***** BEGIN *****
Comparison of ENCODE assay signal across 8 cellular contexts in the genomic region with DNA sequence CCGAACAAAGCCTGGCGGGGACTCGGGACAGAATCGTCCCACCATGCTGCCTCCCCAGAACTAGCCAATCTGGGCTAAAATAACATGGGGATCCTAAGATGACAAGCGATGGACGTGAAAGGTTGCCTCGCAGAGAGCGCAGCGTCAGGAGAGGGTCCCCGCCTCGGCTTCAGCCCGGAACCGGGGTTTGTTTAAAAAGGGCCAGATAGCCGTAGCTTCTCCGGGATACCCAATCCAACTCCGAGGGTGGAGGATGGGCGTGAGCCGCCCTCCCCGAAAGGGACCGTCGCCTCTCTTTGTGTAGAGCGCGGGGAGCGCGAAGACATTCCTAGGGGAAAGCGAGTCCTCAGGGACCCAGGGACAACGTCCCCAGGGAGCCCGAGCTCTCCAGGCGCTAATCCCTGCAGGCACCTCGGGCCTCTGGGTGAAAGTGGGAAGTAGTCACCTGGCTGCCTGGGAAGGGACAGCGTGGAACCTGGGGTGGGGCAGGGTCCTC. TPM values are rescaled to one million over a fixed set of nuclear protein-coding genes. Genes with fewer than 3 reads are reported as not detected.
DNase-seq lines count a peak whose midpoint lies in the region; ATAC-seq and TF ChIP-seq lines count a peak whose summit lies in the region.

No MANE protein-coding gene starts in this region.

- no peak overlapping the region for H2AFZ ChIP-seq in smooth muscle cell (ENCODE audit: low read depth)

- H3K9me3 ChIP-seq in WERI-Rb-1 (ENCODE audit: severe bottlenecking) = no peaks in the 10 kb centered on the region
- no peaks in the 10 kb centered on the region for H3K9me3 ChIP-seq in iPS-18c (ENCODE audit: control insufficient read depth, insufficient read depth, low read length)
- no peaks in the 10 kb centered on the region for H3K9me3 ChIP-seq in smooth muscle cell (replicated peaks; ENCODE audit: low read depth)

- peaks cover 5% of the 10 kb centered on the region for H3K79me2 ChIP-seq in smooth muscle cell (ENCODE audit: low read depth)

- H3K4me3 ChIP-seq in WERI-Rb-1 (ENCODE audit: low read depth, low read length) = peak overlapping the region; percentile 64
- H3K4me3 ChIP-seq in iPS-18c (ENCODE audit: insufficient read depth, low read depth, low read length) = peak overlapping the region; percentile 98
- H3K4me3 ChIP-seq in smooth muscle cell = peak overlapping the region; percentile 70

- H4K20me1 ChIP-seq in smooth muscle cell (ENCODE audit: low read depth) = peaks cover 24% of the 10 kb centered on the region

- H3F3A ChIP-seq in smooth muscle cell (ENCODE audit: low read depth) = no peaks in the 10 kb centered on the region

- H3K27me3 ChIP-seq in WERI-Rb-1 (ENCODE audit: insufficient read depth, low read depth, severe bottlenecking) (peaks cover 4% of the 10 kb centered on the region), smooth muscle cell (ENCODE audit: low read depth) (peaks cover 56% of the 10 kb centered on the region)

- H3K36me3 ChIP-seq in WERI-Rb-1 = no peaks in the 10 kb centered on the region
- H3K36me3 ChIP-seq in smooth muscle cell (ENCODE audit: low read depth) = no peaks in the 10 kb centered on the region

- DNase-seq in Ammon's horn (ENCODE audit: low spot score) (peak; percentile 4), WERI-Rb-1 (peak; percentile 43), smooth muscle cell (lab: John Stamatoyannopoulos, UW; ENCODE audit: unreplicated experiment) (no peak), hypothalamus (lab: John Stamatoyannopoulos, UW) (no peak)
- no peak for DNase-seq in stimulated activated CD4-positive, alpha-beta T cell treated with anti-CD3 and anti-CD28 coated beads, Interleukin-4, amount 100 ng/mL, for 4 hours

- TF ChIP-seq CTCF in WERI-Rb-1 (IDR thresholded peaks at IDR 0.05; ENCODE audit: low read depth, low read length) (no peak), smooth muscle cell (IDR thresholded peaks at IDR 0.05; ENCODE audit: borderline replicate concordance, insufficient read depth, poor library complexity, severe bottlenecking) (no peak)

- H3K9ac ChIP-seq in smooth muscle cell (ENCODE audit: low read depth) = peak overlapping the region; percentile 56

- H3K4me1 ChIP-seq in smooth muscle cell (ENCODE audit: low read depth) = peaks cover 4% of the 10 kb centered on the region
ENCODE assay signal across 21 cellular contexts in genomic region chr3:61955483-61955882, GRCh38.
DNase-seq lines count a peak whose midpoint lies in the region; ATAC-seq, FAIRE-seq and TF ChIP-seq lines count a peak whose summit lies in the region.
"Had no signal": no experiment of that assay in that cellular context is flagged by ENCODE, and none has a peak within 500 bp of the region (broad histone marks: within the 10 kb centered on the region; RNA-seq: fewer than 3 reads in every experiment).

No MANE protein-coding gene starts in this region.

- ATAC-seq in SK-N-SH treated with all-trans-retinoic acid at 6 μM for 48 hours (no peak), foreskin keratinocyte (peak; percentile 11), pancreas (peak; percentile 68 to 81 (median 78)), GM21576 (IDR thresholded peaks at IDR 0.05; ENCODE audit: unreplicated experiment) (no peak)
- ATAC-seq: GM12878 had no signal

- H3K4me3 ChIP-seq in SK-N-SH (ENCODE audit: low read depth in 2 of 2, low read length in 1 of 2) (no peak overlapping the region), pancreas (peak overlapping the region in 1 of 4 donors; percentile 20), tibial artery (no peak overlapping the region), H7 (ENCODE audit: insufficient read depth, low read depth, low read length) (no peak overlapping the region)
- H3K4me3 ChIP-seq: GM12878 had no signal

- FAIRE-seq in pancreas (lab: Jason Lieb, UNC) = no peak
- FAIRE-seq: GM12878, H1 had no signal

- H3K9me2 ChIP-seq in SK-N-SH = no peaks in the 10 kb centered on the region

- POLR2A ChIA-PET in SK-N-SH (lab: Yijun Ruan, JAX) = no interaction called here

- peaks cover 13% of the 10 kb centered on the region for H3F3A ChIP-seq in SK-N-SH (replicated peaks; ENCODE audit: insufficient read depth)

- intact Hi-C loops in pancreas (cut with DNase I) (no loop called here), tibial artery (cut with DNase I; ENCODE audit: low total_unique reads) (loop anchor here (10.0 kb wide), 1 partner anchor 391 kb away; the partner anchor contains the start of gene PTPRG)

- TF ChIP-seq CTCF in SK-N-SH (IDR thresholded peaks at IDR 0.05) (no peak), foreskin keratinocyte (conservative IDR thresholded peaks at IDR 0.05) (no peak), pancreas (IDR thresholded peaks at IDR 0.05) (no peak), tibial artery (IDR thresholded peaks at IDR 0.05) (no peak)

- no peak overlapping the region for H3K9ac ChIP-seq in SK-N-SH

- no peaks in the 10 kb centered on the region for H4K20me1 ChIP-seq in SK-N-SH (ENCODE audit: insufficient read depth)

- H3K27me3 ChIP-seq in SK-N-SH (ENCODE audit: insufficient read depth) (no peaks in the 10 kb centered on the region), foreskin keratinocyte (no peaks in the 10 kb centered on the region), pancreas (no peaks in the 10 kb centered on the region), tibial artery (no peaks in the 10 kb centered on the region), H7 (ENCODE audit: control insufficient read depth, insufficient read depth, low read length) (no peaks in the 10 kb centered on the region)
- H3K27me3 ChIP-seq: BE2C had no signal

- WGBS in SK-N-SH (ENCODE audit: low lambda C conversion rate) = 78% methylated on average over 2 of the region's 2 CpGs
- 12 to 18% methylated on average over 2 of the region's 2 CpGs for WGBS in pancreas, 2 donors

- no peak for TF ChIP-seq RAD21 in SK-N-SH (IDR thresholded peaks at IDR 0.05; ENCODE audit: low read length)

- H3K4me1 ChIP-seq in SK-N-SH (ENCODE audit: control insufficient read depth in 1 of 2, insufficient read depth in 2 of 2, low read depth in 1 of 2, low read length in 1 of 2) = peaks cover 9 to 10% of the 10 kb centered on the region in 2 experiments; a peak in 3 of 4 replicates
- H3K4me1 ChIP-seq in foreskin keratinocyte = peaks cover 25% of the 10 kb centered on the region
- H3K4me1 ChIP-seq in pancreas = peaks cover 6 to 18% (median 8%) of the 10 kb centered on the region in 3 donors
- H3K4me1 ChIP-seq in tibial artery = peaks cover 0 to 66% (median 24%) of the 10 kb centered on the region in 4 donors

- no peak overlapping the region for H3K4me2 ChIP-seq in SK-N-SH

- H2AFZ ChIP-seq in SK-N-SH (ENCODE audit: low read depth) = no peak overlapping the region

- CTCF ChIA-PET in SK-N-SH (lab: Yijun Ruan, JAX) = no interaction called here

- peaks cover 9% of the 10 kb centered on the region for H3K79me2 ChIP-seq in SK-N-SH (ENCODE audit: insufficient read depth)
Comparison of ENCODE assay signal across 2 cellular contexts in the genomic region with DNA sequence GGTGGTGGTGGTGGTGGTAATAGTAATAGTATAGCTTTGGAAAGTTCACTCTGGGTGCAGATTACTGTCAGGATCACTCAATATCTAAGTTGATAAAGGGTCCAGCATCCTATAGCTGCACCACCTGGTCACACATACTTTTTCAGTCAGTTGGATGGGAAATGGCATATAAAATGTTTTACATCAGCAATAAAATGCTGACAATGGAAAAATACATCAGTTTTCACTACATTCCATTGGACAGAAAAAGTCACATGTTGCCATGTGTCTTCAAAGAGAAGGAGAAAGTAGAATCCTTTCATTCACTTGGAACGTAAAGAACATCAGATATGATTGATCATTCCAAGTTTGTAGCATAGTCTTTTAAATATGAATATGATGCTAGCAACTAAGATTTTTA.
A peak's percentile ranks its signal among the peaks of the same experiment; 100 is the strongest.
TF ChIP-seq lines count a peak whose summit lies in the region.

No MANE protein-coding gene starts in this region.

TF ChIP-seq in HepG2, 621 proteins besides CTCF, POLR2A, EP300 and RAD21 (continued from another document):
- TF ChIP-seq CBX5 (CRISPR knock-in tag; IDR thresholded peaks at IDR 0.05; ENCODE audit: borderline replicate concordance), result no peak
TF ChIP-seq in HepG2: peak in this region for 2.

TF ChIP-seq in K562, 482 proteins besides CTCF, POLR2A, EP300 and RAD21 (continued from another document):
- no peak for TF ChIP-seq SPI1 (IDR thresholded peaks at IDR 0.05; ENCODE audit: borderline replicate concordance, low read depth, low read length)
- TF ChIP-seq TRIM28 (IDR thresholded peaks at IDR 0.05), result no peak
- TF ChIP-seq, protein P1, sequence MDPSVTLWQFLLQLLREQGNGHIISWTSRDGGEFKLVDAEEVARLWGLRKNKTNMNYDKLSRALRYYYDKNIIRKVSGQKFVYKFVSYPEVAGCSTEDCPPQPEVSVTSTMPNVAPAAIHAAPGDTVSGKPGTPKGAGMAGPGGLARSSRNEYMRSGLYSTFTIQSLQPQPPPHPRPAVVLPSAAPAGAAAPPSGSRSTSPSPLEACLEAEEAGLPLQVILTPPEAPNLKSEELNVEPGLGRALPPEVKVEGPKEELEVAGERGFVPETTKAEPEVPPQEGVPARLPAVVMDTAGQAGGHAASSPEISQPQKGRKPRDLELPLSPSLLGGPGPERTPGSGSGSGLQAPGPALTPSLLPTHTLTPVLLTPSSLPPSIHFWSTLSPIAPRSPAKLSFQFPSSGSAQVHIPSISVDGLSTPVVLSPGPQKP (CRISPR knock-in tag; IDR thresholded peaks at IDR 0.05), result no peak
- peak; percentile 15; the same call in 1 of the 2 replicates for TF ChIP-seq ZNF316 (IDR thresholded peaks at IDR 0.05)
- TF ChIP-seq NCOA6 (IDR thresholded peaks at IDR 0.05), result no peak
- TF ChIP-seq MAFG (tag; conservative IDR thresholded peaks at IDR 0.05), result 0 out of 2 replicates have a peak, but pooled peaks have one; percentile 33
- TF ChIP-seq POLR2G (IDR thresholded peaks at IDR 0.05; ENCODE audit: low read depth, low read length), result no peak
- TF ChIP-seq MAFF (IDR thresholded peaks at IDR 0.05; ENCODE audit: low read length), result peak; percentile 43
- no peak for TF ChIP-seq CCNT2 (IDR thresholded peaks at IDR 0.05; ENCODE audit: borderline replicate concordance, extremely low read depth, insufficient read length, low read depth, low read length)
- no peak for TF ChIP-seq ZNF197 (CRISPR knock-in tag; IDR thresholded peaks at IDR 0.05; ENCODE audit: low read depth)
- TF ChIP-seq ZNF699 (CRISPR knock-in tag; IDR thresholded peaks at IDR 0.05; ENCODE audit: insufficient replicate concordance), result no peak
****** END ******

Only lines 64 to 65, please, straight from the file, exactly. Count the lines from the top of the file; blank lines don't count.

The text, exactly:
- TF ChIP-seq NCOA6 (IDR thresholded peaks at IDR 0.05), result no peak
- TF ChIP-seq MAFG (tag; conservative IDR thresholded peaks at IDR 0.05), result 0 out of 2 replicates have a peak, but pooled peaks have one; percentile 33